Lise Prop
Lise Prop is researcher at the Research and Documentation Centre (WODC), Den Haag, the Netherlands.

André van der Laan
André van der Laan is senior researcher at the Research and Documentation Centre (WODC), Den Haag, the Netherlands.

Charlotte Barendregt
Charlotte Barendregt is senior advisor at the Health and Youth Care Inspectorate, Utrecht, the Netherlands.

Chijs van Nieuwenhuizen
Chijs van Nieuwenhuizen is professor at Tilburg University, and treatment manager at the Centre for Child and Adolescent Psychiatry in Eindhoven, the Netherlands.
Article

Access_open Is the CJEU Discriminating in Age Discrimination Cases?

Journal Erasmus Law Review, Issue 1 2020
Keywords age discrimination, old people, young people, complete life view, fair innings argument
Authors Beryl ter Haar
AbstractAuthor's information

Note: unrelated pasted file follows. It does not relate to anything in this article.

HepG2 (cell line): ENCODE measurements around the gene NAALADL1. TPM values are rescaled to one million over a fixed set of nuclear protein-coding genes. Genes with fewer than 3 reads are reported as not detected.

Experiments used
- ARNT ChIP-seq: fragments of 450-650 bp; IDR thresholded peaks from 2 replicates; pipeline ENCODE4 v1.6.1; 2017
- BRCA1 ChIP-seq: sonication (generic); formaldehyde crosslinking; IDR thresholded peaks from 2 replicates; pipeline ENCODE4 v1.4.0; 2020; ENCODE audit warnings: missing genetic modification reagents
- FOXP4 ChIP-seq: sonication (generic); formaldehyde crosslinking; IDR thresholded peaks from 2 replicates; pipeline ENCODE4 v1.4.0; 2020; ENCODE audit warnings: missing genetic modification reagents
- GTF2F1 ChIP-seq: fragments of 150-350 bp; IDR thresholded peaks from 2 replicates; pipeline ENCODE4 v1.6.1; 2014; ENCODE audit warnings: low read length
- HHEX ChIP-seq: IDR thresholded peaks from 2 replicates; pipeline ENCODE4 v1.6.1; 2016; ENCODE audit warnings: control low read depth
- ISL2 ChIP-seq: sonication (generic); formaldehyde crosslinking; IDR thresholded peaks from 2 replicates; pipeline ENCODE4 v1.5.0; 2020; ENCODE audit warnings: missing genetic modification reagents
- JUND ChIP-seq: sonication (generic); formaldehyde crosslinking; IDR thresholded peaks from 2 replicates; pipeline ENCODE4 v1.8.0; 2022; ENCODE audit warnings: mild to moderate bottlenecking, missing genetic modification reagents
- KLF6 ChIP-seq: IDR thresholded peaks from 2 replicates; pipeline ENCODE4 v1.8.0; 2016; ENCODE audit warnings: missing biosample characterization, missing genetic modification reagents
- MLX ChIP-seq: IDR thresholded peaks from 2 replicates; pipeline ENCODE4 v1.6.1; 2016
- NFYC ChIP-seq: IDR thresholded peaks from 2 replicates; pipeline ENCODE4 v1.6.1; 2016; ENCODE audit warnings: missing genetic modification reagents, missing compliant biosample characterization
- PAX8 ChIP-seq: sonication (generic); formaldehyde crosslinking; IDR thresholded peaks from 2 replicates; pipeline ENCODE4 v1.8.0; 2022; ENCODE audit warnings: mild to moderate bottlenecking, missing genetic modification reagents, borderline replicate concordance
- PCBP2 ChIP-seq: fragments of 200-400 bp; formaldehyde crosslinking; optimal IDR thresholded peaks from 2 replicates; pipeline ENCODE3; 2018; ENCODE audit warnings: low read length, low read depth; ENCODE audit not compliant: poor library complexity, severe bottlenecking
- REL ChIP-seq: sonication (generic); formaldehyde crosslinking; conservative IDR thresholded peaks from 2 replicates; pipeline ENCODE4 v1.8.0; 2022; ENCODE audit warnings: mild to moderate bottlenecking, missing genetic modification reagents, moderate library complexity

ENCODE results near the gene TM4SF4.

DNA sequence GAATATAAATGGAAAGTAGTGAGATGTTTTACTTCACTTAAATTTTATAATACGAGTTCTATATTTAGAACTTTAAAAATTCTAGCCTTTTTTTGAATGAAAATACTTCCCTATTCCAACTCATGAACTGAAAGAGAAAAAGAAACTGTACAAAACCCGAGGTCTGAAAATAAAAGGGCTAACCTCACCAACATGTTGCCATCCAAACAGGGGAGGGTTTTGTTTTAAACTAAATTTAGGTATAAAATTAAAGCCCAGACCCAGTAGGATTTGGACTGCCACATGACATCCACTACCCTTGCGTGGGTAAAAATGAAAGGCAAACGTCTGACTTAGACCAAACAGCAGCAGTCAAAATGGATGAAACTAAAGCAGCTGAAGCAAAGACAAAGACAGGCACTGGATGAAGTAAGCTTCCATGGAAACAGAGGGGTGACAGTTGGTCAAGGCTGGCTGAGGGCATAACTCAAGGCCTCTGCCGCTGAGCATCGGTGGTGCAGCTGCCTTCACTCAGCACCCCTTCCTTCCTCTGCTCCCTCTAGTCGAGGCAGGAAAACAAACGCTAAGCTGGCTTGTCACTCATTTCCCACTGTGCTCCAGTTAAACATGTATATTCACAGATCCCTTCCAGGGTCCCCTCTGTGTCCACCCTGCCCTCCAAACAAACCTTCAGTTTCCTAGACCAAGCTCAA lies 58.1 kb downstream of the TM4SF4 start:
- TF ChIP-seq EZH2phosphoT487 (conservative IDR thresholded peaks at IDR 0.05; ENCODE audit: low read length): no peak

Claims have been made that the Court of Justice of the European Union (CJEU) is more lenient in accepting age discriminating measures affecting older people than in those affecting younger people. This claim is scrutinised in this article, first, by making a quantitative analysis of the outcomes of the CJEU’s case law on age discrimination cases, followed by a qualitative analysis of the line of reasoning of the CJEU in these cases and concluding with an evaluation of the Court’s reasoning against three theoretical approaches that set the context for the assessment of the justifications of age discrimination: complete life view, fair innings argument and typical anti-discrimination approach. The analysis shows that the CJEU relies more on the complete life view approach to assess measures discriminating old people and the fair innings argument approach to assess measures discriminating young people. This results in old people often having to accept disadvantageous measures and young workers often being treated more favourably.


Beryl ter Haar
Beryl ter Haar is assistant professor and academic coordinator of the Advanced LL.M. Global and European Labour Law at Leiden University and visiting professor at the University of Warsaw.
Rulings

ECJ 4 December 2019, case C-413/18 P (H – v – Council), Miscellaneous

H – v – Council of the European Union, EU case

Journal European Employment Law Cases, Issue 1 2020
Keywords Miscellaneous
Abstract